Chris—on this same afternoon, in a different city, Lauren Elkin’s on a bus and she’s moving fast. The bus stops outside a storefront and she catches a glimpse of herself, momentarily, reflected in the window. She tries to capture this image, but the bus begins to move again. In this moment, the thrill of life is to know that everything is about tracking, taking heart, and knowing that every way is the right way to say it. She sees the city as a series of encounters, where the pace is concerned only with stops and starts. Here, there’s a constant feeling of always moving forward, knowing you have to adore something the moment it arrives, and that it’s not possible to analyze any of this from a safe distance. Some notes after reading No. 91/92: A Diary of a Year on the Bus: The 91 goes from Bastille to Gare Montparnasse (and back). / The 92 goes from Gare Montparnasse to Porte de Champerret (and back). / The world is full of buses. View this as an exercise in closeness. / We travel, groping each other blindly, all of us enduring. View this as an exercise in critical distance. / Writing is an act of cataloguing that is destined to fail. View this as an exercise in potentiality. / There is a very delicate temporality here—an attempt to chronicle these very borders and signals, a city appears, emerges, becomes. I contemplate the implications and you’re able to pick it up off the floor, touch it, flip it in your hands. You can help to unwrap it a bit more, or you can decide it’s not for you, set it back down. It’s just a little constitutive erasure. It’s just a little re-institution of ground, grounding, and not being too precious with any of this because all this does is illuminate flaws increasingly, between each developing fact. Some might think this is catharsis, but this is just stating the facts—I need to make that clear. It starts with an open and desolate feeling, knowing I’m a body that deeply desires. The openness of this work moves against my natural inclination towards a perpetual clench, which leaves me with a singular twitch in my left eye. I feel this for days. This is newly strange, and hence, discussable. But Chris, in the early sunlight, the sea foam green sign on the 21 glows gold, as if it were passing for another bus, the yellow 83 perhaps, and Lauren is just up, joining everyone on the street. She walks past a man who drops his cigarette on the sidewalk beside her. The smell of tobacco mingles with the cold morning air and it is proof of life. She’s vigilant, she observes, and is just like any other person catching bus before 7:00 in the morning. She talks to people, and doesn’t tell them who she is. The events of her life weave into the everyday, and this is what makes it ordinary. She thinks back on the things she recalled as her life, and it’s otherworldly and uncanny to think one thing gives way to the next, and how this is a way of measuring distance. How you learn to do all of this, someplace else, with grace, and suddenly people see you just as you are, sitting on a bench waiting for the bus, and how in any new place, from one year to the next you can see how dark it gets in the morning during winter, and how easily you forget this, like pain. In the city, we are forever brushing sleeves with our other possible selves. This is risky, and brings me into a painful proximity, leaves me perpetually misunderstood, but this is just something I need to be willing to live with. I’m on a bus, heading south, and it’s just spring now, and I can feel it coming on so subtle, just waning. I’m meeting a friend for a late breakfast, and suddenly, we’re flanked by congestion and stop at the corner up ahead. I’m thinking about that night, on that one street in the West End, close to the river, but further away than I realized when I looked on a map. This part feels as if it could go on forever. It might still be going on now. A car passes by. I look at my watch, it’s 11:30, and it’s clear that there’s never really nothing, there’s only ever the problem of describing what there really is. I just want to be sincere, and I need you to know this, Chris, I love you and I don’t know you, but that’s how I can love you, it’s all mixed up really, all emptiness and breathless heat. On a nondescript day, a feeling of limitless time, come and go, just come and go, and I’m thinking about navigation and sex, and how Glasgow might be something like L.A., and how sex can be used to mark terrestrial points like a compass. But how can I hold your attention, I mean really hold your attention? I’m always wondering what I’d do if I were you, who I’d be then. But this must be real, because I feel myself expanding in your gaze, and I want you to know I take this very seriously. I was a thousand miles outside this bus, but then I try in jolts so awkward to take heart, and this brings me back. On the walk to the bus stop after breakfast, the slight weight of the morning vapor protects this feeling. I find myself constantly faltering and grasping at emotion, at reference and reality. But please, don’t worry. Wish me well. Wish me well.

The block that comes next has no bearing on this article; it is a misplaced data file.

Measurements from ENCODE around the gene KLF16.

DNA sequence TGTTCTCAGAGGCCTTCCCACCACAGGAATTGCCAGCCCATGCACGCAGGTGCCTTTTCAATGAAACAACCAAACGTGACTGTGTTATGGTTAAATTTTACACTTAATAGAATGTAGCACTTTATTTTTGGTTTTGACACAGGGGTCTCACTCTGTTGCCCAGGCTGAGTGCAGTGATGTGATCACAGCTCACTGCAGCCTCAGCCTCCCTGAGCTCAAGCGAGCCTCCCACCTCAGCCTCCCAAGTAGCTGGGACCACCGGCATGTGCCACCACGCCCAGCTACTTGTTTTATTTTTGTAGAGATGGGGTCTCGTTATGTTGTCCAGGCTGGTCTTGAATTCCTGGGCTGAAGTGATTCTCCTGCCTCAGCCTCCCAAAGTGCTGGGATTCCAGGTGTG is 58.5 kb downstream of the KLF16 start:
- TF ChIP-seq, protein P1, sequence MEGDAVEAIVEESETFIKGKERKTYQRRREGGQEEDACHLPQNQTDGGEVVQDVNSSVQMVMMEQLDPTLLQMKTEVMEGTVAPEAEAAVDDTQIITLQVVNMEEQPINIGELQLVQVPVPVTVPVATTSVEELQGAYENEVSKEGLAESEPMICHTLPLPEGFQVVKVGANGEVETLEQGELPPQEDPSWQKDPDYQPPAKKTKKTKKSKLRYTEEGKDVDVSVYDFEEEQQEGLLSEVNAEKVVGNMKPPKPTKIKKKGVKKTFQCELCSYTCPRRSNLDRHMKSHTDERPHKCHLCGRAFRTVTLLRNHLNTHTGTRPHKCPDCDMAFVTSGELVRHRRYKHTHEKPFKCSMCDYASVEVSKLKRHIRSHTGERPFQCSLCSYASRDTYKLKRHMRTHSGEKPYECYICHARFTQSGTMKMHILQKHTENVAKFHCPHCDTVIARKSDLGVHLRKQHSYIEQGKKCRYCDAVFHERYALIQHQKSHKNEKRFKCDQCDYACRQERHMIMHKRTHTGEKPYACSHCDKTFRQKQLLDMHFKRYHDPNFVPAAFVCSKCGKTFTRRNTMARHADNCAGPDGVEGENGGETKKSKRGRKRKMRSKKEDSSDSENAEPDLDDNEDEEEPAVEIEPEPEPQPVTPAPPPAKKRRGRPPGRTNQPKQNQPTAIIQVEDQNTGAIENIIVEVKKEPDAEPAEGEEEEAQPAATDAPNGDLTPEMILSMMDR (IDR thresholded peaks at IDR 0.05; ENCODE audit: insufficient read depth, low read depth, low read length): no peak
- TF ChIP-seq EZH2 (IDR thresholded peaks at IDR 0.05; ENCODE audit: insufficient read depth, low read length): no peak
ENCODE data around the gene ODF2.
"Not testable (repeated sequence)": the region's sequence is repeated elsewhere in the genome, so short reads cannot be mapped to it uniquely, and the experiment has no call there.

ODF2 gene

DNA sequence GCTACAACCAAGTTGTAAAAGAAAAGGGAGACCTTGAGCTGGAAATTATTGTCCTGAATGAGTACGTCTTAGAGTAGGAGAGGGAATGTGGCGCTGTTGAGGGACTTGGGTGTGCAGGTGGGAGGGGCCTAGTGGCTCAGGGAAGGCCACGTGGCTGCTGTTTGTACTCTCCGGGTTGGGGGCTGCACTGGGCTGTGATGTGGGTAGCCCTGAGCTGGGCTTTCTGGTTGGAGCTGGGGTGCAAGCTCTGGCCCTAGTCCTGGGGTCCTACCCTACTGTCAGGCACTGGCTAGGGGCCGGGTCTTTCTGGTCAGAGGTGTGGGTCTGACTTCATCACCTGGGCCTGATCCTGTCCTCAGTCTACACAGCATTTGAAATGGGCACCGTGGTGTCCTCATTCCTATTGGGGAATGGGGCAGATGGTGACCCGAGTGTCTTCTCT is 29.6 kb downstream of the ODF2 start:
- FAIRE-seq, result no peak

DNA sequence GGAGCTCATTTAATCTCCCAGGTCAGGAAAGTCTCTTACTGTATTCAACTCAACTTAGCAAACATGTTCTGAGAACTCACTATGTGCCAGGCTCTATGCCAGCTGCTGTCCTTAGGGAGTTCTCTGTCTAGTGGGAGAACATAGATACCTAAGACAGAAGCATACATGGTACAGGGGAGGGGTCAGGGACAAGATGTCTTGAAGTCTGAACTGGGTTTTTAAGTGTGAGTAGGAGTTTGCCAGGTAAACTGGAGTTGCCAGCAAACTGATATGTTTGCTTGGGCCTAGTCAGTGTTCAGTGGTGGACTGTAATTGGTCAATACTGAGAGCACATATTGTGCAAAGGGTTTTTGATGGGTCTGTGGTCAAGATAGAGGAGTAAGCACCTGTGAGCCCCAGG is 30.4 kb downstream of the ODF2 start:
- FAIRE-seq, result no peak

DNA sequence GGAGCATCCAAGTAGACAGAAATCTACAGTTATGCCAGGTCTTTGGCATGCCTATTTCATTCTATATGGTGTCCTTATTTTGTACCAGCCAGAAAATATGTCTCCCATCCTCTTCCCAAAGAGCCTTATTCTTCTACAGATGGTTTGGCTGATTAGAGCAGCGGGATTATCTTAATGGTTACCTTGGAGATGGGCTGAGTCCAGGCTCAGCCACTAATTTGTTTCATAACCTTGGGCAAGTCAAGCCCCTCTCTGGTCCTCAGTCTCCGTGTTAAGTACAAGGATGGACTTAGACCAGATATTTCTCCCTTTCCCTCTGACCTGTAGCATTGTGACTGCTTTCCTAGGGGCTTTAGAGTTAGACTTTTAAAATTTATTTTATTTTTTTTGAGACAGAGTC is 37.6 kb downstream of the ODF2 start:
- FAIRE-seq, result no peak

I’ll take some advice, knowing this is all part of a larger, systematic plan—a distancing of the female experience that drives critics crazy. This is of paramount importance. Now that I’m aware of all the buses and bikes and the ways in which people really get from one place to another, I can’t seem to see the world without them. The world is full of people going somewhere, and I’m always walking away, going someplace too, alone and in public. Every single bit of my life exists here, between the cool early morning and deep night. The conversation will drift again before I can detail how all of this is will be resolved, how I might be judged, and found wanting, but I’ll examine all things coolly, on the table, as a series of confrontations. A willingness to use the body as material may seem disturbing, but people exist, and objects are nothing until they take shape as a body, and even then, it’s all about intention, about comprehension. There are days too, when chance plays a part. I walk off the subway this morning, late to work or some other previously arranged appointment, and the conductor sticks his head out of the small dirty window and says, You’re lucky, I don’t wait up for most people. It’s the lives we live in such increments, between one stop and another, that are truly incomprehensible to me. Now I’m walking to work, through rows of parked cars that flank the street, past bike paths and bus stops, lights flashing everywhere, signs of departure, leaving, waving goodbye, goodbye, goodbye, always three times, and I’m weeping. It’s all an accumulation of references, dreams and stories unleashed by contact with another body. Day in and day out, I’m continuously living through a series of tactile thrills. It’s distinct and it’s hard, and I’m constantly afraid of how much I’m missing to get there, wherever there is, and If I’m being truthful, I would say, Every time I walk home and turn the corner, I expect to see him there, standing in front of the glass door. Back turned towards me, backpack still on or in hand, his right index finger hovering above 4/2. His hope to hear the faint click that signals an opening, palpable. I would see his bike locked up to one of the rails across the street. The bike sleek and black, unrecognizable in the daylight, the lock a bright orange. I would walk up behind him, lean over to his left, my left, but I wouldn’t say anything. I wouldn’t make a sound. But I know this is shrouding some part of me. I know this isn’t useful. Later that night, he tells me he runs by the river. I know how river runners run—the light they need is faint and unnecessary, and it’s only to see them by. Once examined, they yield nothing, nothing real. The body is constantly throwing shapes and calling it personal, but because I’m obsessed with relativity, everything is plausible and there’s no coming back from this. A simple loop, he says, a few times a week. He doesn’t run for time, but for distance. I place a hand on his thigh, trying to locate a particular anxiety, an almost examination, some overflow of meaning. I think about Lauren pregnant, on a bus, on her way to some arrondissement, and how suddenly her world is full of strollers. How difficult it must be to view this time from a distance, how hard it is to find a reason for how things speed up and slow down, how escape and return become interchangeable, and how I never know which one I want. But when I’m in any kind of motion and not alone, I feel like I’m doing something, and this makes me believe in being whole, and knowing what to do because maybe, just for tonight, I’m not as awful as I think I am.